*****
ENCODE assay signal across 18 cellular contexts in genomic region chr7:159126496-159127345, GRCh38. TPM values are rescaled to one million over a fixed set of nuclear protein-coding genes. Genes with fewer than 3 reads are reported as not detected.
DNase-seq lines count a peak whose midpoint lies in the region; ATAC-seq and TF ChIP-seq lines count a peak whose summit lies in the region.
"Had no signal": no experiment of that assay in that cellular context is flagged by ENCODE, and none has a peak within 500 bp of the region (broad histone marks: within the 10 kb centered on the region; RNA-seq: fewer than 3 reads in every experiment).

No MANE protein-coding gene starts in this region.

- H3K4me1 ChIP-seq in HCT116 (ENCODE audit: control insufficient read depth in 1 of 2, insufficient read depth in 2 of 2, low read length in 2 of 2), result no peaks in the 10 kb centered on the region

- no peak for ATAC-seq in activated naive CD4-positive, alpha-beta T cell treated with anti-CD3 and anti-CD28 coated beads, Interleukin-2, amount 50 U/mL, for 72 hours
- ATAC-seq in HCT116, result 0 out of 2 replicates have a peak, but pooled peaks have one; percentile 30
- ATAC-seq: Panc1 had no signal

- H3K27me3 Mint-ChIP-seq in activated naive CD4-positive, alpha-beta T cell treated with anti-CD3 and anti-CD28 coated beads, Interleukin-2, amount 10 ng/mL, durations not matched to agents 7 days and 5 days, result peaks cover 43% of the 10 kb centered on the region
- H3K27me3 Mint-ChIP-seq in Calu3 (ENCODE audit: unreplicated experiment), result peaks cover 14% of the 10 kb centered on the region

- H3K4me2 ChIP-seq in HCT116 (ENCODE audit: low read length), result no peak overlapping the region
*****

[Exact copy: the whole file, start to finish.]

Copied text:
ENCODE assay signal across 18 cellular contexts in genomic region chr7:159126496-159127345, GRCh38. TPM values are rescaled to one million over a fixed set of nuclear protein-coding genes. Genes with fewer than 3 reads are reported as not detected.
DNase-seq lines count a peak whose midpoint lies in the region; ATAC-seq and TF ChIP-seq lines count a peak whose summit lies in the region.
"Had no signal": no experiment of that assay in that cellular context is flagged by ENCODE, and none has a peak within 500 bp of the region (broad histone marks: within the 10 kb centered on the region; RNA-seq: fewer than 3 reads in every experiment).

No MANE protein-coding gene starts in this region.

- H3K4me1 ChIP-seq in HCT116 (ENCODE audit: control insufficient read depth in 1 of 2, insufficient read depth in 2 of 2, low read length in 2 of 2), result no peaks in the 10 kb centered on the region

- no peak for ATAC-seq in activated naive CD4-positive, alpha-beta T cell treated with anti-CD3 and anti-CD28 coated beads, Interleukin-2, amount 50 U/mL, for 72 hours
- ATAC-seq in HCT116, result 0 out of 2 replicates have a peak, but pooled peaks have one; percentile 30
- ATAC-seq: Panc1 had no signal

- H3K27me3 Mint-ChIP-seq in activated naive CD4-positive, alpha-beta T cell treated with anti-CD3 and anti-CD28 coated beads, Interleukin-2, amount 10 ng/mL, durations not matched to agents 7 days and 5 days, result peaks cover 43% of the 10 kb centered on the region
- H3K27me3 Mint-ChIP-seq in Calu3 (ENCODE audit: unreplicated experiment), result peaks cover 14% of the 10 kb centered on the region

- H3K4me2 ChIP-seq in HCT116 (ENCODE audit: low read length), result no peak overlapping the region